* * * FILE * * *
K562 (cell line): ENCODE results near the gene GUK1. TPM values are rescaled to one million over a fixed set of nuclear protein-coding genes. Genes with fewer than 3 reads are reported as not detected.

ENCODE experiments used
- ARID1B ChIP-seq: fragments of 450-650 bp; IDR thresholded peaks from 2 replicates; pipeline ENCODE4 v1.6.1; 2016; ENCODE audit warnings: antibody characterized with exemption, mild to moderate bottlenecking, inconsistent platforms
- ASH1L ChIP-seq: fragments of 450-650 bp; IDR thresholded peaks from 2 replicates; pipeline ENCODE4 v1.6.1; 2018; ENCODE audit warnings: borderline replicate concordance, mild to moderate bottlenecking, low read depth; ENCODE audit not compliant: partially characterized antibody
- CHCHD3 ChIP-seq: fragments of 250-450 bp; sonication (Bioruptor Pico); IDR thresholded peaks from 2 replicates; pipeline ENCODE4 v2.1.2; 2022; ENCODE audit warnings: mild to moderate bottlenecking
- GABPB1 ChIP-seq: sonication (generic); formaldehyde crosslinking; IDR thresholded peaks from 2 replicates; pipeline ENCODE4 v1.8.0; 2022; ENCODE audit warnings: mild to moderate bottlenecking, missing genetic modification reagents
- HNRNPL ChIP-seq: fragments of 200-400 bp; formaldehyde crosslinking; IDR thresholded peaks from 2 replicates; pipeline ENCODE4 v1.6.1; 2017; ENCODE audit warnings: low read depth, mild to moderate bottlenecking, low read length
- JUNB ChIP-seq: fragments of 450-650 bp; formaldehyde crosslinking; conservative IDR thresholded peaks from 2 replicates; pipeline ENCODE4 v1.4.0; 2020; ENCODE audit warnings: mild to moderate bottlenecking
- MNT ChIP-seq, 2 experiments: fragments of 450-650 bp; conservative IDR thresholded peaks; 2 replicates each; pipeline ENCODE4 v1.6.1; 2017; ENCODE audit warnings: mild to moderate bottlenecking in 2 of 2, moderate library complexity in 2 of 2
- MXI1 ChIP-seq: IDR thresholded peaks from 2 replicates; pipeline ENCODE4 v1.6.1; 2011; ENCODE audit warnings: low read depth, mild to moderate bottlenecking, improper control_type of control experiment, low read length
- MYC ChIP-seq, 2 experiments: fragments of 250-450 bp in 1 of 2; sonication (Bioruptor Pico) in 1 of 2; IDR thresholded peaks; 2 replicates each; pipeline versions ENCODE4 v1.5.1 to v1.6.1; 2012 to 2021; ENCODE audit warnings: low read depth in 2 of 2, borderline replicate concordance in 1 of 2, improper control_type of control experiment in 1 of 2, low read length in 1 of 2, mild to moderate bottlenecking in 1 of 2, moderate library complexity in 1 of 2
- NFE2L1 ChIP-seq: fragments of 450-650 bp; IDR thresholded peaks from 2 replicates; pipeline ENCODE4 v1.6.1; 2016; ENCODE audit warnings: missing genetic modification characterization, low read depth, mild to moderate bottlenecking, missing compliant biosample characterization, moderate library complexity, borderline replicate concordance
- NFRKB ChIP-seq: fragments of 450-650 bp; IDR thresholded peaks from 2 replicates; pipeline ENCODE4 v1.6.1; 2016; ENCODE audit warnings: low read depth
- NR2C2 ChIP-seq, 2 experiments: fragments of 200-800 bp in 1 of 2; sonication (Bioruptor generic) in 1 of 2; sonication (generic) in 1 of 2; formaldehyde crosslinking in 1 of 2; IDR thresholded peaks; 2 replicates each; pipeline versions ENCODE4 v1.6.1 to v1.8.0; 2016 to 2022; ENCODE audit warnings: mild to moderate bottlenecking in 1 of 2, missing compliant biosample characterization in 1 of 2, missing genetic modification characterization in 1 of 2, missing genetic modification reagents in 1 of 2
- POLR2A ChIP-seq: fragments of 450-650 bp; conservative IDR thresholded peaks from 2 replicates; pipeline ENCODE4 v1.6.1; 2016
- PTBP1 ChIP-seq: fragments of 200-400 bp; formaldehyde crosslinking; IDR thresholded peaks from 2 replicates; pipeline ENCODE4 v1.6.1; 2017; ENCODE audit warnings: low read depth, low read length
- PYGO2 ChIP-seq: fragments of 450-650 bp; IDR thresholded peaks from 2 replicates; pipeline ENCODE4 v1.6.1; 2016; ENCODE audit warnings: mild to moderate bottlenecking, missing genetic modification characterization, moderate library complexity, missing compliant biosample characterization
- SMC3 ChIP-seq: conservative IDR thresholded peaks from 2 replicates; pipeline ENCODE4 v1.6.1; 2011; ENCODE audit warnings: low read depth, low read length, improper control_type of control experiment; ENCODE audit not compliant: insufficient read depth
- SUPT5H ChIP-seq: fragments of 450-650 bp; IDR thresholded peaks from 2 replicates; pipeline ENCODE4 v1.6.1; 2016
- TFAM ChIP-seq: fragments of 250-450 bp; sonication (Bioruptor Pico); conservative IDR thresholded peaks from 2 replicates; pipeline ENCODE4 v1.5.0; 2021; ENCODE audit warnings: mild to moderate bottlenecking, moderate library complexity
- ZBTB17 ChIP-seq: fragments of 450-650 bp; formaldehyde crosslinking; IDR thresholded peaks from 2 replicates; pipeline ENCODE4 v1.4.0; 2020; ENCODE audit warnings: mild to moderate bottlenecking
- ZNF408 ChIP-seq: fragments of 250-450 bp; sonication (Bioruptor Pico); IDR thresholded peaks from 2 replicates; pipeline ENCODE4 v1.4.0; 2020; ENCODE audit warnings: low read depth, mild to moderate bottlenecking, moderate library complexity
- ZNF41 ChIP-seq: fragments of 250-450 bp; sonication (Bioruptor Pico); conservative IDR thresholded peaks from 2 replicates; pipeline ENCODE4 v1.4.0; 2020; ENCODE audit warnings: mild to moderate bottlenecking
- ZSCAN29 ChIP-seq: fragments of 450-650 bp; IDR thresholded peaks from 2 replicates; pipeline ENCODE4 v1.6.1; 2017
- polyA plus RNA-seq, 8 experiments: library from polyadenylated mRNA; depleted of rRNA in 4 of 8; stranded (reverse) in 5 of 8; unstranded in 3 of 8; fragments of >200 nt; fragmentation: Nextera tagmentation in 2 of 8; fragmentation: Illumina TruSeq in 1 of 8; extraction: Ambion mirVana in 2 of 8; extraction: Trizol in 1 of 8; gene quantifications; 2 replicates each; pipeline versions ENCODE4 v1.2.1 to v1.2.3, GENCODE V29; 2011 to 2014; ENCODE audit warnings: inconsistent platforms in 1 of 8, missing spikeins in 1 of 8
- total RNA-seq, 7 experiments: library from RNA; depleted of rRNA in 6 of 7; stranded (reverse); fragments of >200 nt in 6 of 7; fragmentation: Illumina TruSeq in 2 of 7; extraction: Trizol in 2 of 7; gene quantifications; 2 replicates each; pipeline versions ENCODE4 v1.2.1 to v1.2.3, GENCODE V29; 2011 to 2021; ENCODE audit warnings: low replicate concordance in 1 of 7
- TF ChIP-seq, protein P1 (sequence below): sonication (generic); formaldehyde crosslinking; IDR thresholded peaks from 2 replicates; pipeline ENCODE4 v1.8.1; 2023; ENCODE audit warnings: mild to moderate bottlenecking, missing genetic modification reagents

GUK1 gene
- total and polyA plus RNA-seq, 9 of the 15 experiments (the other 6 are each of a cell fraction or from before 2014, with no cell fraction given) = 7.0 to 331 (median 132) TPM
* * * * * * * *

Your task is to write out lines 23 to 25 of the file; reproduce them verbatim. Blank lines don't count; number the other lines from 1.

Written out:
- ZNF41 ChIP-seq: fragments of 250-450 bp; sonication (Bioruptor Pico); conservative IDR thresholded peaks from 2 replicates; pipeline ENCODE4 v1.4.0; 2020; ENCODE audit warnings: mild to moderate bottlenecking
- ZSCAN29 ChIP-seq: fragments of 450-650 bp; IDR thresholded peaks from 2 replicates; pipeline ENCODE4 v1.6.1; 2017
- polyA plus RNA-seq, 8 experiments: library from polyadenylated mRNA; depleted of rRNA in 4 of 8; stranded (reverse) in 5 of 8; unstranded in 3 of 8; fragments of >200 nt; fragmentation: Nextera tagmentation in 2 of 8; fragmentation: Illumina TruSeq in 1 of 8; extraction: Ambion mirVana in 2 of 8; extraction: Trizol in 1 of 8; gene quantifications; 2 replicates each; pipeline versions ENCODE4 v1.2.1 to v1.2.3, GENCODE V29; 2011 to 2014; ENCODE audit warnings: inconsistent platforms in 1 of 8, missing spikeins in 1 of 8